C.W. Guillebaud, a Cambridge Economist, emphasised the economic successes achieved during the Third Reich, such as solving the economic stagnation and problems of mass unemployment, as a cause for Hitler's maintenance of power. (The Third Reich - Politics and Propaganda, 1995, p.59). Figures show that compared to 1933 when over one third of the population were unemployed, by 1939 only 74 thousand people were unemployed and that there were over 1 million job vacancies. This is a massive achievement on the part of the regime and although Guillebaud goes on to say that there was a 'cynical book-keeping manoeuvre' in spring 1933 which wiped 1 million off the unemployment register, by autumn 1933 there was real work creation. (The Third Reich - Politics and Propaganda, 1995, p.59). It must be said that many of these jobs were created in 'labour camps', but nevertheless a considerable number of people were 'offered' tasks and jobs which, perhaps, boosted their self esteem and offered opportunities for promotion (Peukert, 1987, p.72). The economy also experienced an economic 'boom'. This was partly due to Hitler's re-armament programme, and partly due to an increase in industrialisation through programmes such as building the Autobahns, but nevertheless GNP rose from 58 thousand million in 1932, to 93 thousand million by 1937. (Peukert, 1987, p.69). However, although it could be argued, perhaps, that the 'successes' were enough on their own to guarantee Hitler in power, one cannot ignore the way in which propaganda exploited these successes. Even where there was some opposition, from industrial workers for example, who saw the economic 'miracle' in terms of increased working hours and reduced wages; they still welcomed the restoration of full employment and the economic upturn as portrayed in the propaganda. (The Third Reich - Politics and Propaganda, 1995, p.88) Propaganda also played an important role in convincing many workers that the economic 'miracle' was a direct result of Hitler's leadership. ...read more.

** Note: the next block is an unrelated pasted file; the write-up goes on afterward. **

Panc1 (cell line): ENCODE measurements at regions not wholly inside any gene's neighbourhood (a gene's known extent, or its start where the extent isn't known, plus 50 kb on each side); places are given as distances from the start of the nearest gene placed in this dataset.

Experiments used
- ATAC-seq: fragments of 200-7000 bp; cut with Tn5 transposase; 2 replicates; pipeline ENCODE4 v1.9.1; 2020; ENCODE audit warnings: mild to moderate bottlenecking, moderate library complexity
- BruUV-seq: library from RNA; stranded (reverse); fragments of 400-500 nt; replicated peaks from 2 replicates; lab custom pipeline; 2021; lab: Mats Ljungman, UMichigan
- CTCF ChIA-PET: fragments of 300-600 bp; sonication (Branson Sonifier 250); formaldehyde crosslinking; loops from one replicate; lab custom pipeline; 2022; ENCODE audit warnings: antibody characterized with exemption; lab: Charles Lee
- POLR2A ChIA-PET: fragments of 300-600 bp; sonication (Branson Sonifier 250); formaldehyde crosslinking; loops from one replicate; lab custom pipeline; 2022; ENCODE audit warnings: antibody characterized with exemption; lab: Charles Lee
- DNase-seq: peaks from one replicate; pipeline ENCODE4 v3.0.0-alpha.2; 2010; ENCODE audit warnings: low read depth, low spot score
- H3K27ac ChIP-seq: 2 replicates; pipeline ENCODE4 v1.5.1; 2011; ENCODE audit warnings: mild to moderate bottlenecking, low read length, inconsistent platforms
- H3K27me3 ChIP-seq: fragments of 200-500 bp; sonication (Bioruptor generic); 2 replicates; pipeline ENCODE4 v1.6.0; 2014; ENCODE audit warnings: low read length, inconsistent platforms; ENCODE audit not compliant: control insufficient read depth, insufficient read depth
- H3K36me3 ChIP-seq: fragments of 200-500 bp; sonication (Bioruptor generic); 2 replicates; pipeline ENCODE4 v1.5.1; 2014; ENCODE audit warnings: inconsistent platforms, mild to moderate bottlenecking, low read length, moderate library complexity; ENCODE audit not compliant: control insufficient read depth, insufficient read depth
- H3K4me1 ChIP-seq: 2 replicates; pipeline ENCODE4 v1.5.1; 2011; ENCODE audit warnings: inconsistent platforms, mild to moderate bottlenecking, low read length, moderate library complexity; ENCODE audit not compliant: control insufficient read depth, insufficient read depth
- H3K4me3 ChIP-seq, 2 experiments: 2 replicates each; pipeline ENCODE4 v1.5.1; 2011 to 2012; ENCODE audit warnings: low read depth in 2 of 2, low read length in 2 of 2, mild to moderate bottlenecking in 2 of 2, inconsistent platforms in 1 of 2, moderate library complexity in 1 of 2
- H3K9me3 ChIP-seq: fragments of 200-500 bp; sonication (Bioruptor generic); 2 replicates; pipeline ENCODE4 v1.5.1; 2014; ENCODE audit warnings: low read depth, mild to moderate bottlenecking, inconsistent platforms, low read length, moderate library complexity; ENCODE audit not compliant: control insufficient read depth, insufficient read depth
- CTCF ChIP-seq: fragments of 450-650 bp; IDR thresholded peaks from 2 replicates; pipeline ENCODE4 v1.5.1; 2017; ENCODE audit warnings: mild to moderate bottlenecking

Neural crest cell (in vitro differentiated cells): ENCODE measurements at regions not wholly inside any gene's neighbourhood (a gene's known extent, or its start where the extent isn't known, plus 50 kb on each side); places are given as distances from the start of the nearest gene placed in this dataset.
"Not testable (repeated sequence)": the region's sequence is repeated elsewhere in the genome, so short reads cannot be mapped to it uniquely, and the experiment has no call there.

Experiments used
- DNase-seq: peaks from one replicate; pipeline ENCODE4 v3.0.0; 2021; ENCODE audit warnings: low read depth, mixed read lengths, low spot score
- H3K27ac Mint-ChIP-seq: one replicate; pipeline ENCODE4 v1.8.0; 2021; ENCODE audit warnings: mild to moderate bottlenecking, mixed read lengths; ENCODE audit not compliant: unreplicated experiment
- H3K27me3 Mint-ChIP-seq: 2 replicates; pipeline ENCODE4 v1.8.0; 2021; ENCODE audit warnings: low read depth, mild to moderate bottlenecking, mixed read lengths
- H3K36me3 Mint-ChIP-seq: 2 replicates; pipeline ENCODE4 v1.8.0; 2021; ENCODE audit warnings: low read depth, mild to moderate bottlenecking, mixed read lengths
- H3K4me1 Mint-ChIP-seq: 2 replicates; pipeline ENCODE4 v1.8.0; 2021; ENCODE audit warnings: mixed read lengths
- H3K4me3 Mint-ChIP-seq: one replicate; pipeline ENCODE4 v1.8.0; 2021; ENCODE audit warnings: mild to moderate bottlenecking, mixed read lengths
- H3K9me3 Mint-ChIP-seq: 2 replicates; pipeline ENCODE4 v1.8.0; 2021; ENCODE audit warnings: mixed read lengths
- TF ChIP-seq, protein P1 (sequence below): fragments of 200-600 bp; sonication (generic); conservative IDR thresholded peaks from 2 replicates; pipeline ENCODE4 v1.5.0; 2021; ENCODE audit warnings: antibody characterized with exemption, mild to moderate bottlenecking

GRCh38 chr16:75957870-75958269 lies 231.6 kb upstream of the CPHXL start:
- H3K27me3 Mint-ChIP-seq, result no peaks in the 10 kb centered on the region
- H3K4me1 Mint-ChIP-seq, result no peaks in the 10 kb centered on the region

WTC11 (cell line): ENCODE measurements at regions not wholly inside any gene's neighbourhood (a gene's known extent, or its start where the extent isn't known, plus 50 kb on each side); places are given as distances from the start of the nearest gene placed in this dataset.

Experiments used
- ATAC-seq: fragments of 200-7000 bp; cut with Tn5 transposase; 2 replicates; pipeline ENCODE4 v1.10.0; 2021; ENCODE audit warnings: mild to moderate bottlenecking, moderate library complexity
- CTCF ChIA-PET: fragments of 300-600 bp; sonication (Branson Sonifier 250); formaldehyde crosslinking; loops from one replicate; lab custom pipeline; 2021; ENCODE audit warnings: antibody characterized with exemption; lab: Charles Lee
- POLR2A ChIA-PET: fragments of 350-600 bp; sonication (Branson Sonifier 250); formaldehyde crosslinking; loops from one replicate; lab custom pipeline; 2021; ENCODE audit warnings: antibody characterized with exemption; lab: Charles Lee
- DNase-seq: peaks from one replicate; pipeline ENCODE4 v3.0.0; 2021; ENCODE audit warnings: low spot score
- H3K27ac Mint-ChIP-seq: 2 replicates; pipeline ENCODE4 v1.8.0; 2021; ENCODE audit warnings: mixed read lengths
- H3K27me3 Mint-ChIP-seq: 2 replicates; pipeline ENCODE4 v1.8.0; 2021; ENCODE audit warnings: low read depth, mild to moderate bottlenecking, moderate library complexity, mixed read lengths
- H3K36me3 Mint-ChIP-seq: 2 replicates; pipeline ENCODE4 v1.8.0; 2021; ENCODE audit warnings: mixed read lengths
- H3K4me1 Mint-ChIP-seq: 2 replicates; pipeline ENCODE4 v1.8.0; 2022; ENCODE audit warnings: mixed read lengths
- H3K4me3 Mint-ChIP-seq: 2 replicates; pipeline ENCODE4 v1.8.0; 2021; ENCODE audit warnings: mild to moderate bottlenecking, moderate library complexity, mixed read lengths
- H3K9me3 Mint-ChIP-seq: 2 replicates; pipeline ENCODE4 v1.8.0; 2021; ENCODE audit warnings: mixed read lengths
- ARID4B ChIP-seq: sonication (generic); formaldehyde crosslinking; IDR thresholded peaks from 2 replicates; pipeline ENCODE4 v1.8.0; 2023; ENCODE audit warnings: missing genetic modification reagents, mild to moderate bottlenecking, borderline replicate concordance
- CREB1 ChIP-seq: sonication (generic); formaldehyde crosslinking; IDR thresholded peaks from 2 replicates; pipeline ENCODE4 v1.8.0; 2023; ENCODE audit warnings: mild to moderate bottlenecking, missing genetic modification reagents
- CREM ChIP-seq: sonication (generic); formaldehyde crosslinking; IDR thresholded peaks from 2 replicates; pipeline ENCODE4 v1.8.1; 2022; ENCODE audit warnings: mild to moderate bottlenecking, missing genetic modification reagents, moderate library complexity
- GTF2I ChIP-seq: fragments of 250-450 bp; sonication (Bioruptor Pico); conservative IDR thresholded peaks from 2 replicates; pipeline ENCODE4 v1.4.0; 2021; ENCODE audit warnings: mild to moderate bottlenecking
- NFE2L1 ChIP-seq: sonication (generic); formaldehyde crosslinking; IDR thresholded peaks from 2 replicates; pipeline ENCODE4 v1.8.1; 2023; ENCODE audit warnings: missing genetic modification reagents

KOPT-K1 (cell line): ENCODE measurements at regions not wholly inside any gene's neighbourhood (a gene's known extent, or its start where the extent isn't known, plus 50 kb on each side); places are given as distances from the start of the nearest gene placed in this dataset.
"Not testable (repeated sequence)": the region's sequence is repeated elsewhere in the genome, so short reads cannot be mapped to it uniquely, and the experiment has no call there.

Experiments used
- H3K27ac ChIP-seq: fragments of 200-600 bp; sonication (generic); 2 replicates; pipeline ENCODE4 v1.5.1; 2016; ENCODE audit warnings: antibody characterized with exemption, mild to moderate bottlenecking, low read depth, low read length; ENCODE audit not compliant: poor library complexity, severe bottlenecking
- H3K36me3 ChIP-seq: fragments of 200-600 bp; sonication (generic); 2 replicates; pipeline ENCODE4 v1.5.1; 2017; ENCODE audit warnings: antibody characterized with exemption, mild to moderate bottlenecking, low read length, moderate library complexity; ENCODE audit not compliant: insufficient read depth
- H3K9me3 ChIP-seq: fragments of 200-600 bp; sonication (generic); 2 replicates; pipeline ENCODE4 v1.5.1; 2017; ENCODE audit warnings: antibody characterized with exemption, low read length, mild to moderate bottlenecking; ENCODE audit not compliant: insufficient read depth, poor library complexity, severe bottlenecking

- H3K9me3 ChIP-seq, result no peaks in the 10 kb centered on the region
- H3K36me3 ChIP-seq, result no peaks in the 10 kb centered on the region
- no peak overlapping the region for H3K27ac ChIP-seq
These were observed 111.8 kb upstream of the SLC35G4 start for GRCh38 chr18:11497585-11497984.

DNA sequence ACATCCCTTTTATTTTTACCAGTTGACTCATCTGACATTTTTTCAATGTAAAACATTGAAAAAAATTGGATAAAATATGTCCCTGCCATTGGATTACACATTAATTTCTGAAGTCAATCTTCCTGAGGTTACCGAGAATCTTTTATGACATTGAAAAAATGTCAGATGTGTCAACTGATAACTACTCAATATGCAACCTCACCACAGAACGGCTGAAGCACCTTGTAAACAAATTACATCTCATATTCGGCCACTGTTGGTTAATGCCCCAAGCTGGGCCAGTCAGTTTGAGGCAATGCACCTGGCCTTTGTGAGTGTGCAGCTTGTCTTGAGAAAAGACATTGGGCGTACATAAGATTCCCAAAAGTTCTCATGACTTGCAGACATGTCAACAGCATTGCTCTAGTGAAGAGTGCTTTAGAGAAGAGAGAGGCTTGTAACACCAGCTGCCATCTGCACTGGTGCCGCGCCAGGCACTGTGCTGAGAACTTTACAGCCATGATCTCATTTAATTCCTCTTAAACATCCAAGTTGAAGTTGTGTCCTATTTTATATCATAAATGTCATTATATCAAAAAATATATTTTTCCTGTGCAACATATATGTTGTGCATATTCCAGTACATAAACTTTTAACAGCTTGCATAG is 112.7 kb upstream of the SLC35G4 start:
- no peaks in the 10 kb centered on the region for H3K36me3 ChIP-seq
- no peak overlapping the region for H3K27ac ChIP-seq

Conclusion

Furthermore, whilst Hitler clearly used violence as a means of repression following the 'seizure of power,' Kershaw tells us that his was not a constant over time. (Kershaw, 1991, p.63). He goes on to say that the numbers in concentration camps after the initial terror surge, fell for some years with numbers not rising again until 1938/9. Kershaw then goes on to say that the terror and repression was also highly selective, aimed only at people associated with Left Wing parties, or at an 'unloved' tiny majority such as Jews, gypsies, homosexuals, beggars and other 'anti social elements.' (Kershaw, 1991, pp.62-4). In conclusion, whilst the significance of propaganda cannot be ignored when considering how Hitler was able to maintain power from 1933-39, it would be an "over simplification to think of the German public as a 'tabula rasa' upon which the regime drew whatever picture it wished" (Welch, The Third Reich - Politics and Propaganda, 1995, p.51) Without concrete achievements, propaganda alone would not have been able to sustain the positive image of Hitler. Arguably, much of Hitler's popularity, perhaps, came from the scale of his both his domestic achievements and his many foreign policy successes after 1933. There are those however who would argue that Hitler's maintenance of power was possible because the "opposition was crushed, broken, cowed and neutralised through unprecedented and unmitigated levels of repression by the Nazi state" (Kershaw, 1991, p.75) and therefore that the "weakness of the opposition [was] the strength of the regime."(Kershaw, 1991, p.65). Nevertheless, the basic consent for Hitler lay, perhaps, due to one of Goebbels' most significant successes. Through the use of propaganda and the creation of the 'Hitler myth,' it was possible to separate Hitler from the increasingly negative image of the Nazi party (Welch, Nazi Propaganda, 1983, p.185) and the positive image of Hitler was then used to counterbalance the use of terror. Indeed Emil Lederer, a contemporary observer argued that winning over the masses was not merely more important than brutality as a means of control, but was the "necessary pre-requisite for the use of terror."(Hiden et al, 1983, p. ...read more.